Bach’s Unopened Résumé: Brandenburg Concerto No. 1

They’ve been called, “the most complex and artistically successful failed job application in recorded history.”

300 years after their composition, J.S. Bach’s six monumental “Brandenburg” Concertos are regarded as some of the greatest and most groundbreaking works of the Baroque period. But surprisingly, they came about as a result of seemingly practical, even mundane concerns.

Around 1721, Bach was worrying about his job security. The new wife of his patron, Prince Leopold of Anthalt-Cöthen, was not interested in music. The court’s funds were being reallocated. As a result, Bach compiled a collection of “Six Concertos for Several Instruments” from earlier works and sent the bundle to Prince Ludwig, the Margrave of Brandenburg. In 1719, Bach had traveled to Berlin to negotiate the purchase of a harpsichord from the Prince. During that visit, the Prince commissioned Bach to write some orchestral music. Bach offered the following dedication, dated March 24, 1721:

As I had the good fortune a few years ago to be heard by Your Royal Highness, at Your Highness’s commands, and as I noticed then that Your Highness took some pleasure in the little talents which Heaven has given me for Music, and as in taking Leave of Your Royal Highness, Your Highness deigned to honour me with the command to send Your Highness some pieces of my Composition: I have in accordance with Your Highness’s most gracious orders taken the liberty of rendering my most humble duty to Your Royal Highness with the present Concertos, which I have adapted to several instruments; begging Your Highness most humbly not to judge their imperfection with the rigor of that discriminating and sensitive taste, which everyone knows Him to have for musical works, but rather to take into benign Consideration the profound respect and the most humble obedience which I thus attempt to show Him.

It appears that Bach received no response or money from the Prince. In fact, it’s possible that the manuscript was never even opened. In contrast to Bach’s orchestra in Cöthen, the Prince’s musicians may not have been good enough to play these virtuosic and complex pieces. In 1723, Bach became Kapellmeister at St. Thomas Church in Leipzig where he remained until his death in 1750. The “Brandenburg” Concertos remained unknown and unperformed until they were published in 1850.

The “Brandenburg” Concertos elevate the concerto grosso (“big concerto”) form to its most sublime heights. Originating in Italy with composers such as Corelli and Vivaldi, the concerto grosso employs a back-and-forth dialogue between the full ensemble and small groups of solo instruments. In each of the six “Brandenburg” Concertos, a different combination of solo instruments take the stage. Each Concerto has its unique persona and atmosphere. It is the unique combination of instruments and the magical way in which they converse that gives this music its profound drama.

Over the next few months, we’ll explore each of Bach’s “Brandenburg” Concertos. For today, we’ll begin with Concerto No. 1 in F Major, scored for thirteen musicians: three oboes, bassoon, two horns, violino piccolo (a small violin tuned a third higher than usual), a quintet of strings, and harpsichord continuo. This is the largest and most “symphonic” of the six. It’s also the only one set in four movements. With the addition of the horns, this music is filled with allusions to the hunt. The Concerto is an extensive reworking of Bach’s Sinfonia in F Major, BWV 1046a, music that may have formed the introduction to “Was mir behagt, ist nur die muntre Jagd,” BWV 208a secular cantata written in 1713 for hunting festivities celebrating the birthday of Duke Christian of Saxe-Weissenfels.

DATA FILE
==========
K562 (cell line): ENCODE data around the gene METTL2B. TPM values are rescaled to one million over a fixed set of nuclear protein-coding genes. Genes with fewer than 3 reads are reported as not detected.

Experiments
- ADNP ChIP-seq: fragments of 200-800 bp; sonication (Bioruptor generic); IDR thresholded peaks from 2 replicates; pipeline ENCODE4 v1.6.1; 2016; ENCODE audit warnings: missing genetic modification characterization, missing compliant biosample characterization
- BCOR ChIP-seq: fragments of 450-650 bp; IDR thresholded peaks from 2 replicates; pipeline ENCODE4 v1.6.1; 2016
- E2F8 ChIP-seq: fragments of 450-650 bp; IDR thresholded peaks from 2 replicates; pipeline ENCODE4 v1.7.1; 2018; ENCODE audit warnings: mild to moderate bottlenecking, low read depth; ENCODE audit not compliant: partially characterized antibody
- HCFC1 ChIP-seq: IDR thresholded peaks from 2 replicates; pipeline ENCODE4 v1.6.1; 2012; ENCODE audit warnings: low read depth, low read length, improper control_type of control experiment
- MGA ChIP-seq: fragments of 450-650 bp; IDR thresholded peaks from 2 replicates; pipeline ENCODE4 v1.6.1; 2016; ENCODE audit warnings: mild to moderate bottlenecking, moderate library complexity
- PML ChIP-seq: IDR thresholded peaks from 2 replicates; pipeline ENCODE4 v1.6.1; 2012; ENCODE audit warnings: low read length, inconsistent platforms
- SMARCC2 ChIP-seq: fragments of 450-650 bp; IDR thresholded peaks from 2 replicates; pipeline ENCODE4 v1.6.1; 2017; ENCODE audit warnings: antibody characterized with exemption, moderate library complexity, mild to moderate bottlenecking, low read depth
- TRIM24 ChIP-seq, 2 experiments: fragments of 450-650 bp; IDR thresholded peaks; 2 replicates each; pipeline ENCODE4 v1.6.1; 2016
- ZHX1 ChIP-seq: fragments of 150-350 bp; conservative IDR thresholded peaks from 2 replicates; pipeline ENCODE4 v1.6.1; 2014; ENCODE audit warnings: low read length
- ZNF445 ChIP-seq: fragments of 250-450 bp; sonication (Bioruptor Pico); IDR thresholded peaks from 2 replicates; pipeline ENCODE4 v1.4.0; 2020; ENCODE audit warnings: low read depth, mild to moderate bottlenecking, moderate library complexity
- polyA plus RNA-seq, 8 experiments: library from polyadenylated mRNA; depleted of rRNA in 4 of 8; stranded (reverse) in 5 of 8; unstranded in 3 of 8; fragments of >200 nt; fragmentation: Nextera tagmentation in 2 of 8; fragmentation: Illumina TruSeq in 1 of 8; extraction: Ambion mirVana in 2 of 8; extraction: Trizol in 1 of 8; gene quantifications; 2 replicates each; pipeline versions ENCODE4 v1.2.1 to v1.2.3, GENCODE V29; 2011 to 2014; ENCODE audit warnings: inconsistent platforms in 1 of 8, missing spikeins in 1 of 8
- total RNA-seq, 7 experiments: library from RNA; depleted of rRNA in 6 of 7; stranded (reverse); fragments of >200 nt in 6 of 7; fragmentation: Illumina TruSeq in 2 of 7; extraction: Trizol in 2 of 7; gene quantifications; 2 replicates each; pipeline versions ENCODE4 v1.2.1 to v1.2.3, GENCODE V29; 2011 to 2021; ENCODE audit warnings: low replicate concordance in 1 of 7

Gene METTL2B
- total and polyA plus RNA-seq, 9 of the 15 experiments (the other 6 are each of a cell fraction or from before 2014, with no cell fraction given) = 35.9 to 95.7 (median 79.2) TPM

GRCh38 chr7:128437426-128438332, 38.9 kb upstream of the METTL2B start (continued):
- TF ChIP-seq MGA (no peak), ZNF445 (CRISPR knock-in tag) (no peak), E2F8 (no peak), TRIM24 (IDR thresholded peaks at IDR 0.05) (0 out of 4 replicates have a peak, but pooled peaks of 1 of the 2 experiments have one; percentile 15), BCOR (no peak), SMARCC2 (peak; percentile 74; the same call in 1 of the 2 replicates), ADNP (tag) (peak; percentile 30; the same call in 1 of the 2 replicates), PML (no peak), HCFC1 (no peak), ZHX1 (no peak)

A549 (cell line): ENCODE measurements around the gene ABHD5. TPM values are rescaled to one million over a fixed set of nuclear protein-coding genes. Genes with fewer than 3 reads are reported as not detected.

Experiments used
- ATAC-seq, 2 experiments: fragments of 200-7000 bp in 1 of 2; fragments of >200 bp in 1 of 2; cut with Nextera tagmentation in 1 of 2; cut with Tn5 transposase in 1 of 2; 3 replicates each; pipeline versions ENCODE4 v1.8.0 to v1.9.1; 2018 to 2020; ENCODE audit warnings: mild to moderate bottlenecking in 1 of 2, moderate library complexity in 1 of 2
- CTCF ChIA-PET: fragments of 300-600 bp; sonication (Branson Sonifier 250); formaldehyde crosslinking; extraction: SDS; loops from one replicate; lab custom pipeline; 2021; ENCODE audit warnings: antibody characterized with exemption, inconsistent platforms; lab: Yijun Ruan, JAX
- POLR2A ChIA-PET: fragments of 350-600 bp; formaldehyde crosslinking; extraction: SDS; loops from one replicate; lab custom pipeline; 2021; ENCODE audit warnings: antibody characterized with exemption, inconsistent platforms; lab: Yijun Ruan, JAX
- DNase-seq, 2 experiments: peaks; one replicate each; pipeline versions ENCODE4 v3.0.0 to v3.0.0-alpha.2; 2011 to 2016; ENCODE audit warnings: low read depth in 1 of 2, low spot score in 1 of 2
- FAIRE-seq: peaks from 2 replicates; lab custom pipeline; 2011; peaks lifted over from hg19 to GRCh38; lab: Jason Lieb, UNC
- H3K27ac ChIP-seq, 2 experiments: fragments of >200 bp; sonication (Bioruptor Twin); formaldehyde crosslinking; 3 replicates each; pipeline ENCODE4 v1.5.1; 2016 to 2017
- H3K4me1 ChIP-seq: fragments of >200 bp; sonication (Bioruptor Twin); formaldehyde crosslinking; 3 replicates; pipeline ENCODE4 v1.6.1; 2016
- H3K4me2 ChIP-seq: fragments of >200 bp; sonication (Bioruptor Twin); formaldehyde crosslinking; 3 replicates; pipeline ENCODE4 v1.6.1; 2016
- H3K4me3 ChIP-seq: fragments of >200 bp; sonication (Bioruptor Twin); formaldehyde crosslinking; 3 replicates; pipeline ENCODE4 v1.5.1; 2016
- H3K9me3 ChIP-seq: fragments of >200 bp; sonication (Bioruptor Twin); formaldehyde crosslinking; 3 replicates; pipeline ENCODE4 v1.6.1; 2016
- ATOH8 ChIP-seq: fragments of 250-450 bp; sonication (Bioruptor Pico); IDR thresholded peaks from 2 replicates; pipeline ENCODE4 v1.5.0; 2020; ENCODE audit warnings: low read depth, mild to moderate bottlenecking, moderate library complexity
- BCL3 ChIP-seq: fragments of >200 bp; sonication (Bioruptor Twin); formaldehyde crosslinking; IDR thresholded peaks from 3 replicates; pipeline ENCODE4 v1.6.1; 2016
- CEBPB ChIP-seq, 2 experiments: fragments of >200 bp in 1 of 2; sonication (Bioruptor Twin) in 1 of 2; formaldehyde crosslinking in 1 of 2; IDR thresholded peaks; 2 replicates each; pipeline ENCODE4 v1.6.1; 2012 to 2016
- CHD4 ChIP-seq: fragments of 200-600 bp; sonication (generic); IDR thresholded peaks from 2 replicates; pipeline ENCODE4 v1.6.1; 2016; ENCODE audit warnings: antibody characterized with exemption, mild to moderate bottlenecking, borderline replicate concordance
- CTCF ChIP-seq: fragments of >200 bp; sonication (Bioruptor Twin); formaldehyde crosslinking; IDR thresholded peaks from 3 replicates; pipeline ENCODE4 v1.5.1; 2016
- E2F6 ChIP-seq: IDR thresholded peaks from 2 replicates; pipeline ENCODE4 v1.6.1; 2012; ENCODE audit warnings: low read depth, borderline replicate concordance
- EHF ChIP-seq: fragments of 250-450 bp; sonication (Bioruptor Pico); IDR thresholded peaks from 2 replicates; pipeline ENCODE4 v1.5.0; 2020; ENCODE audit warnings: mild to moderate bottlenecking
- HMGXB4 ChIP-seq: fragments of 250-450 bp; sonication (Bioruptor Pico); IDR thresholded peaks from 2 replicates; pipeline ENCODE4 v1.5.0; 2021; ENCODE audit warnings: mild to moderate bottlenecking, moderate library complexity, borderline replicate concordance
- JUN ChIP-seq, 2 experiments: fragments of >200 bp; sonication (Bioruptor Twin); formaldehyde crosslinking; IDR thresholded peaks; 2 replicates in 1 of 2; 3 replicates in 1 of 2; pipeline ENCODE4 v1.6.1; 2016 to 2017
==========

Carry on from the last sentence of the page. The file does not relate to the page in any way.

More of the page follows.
The first movement comes to life with an exuberant dialogue of voices. Notice the giddy three-against-two cross rhythms in the horns:

The second movement, Adagio, takes us to a completely different world, set in a mournful, lamenting D minor. As the theme moves from one voice to another (including the lowest instruments), there is no sense of “melody” or “accompaniment.” Each voice is equally important in this sublime drama without words:

Listen to the way buoyant, dance-like Allegro third movement plays tricks with our sense of the rhythmic pulse. At key moments, a predictive feeling of three beats (within a larger “one”) gets thrown off, yet the music “rights” itself just in time:

The first “Brandenburg” Concerto concludes with a French-styled minuet and a Polish polacca, set over a drone. In the second Trio, we return to the celebration of the hunt with the horns:

Five Great Recordings

About Timothy Judd

A native of Upstate New York, Timothy Judd has been a member of the Richmond Symphony violin section since 2001. He is a graduate of the Eastman School of Music where he earned the degrees Bachelor of Music and Master of Music, studying with world renowned Ukrainian-American violinist Oleh Krysa.

The son of public school music educators, Timothy Judd began violin lessons at the age of four through Eastman’s Community Education Division. He was a student of Anastasia Jempelis, one of the earliest champions of the Suzuki method in the United States.

A passionate teacher, Mr. Judd has maintained a private violin studio in the Richmond area since 2002 and has been active coaching chamber music and numerous youth orchestra sectionals.

In his free time, Timothy Judd enjoys working out with Richmond’s popular SEAL Team Physical Training program.

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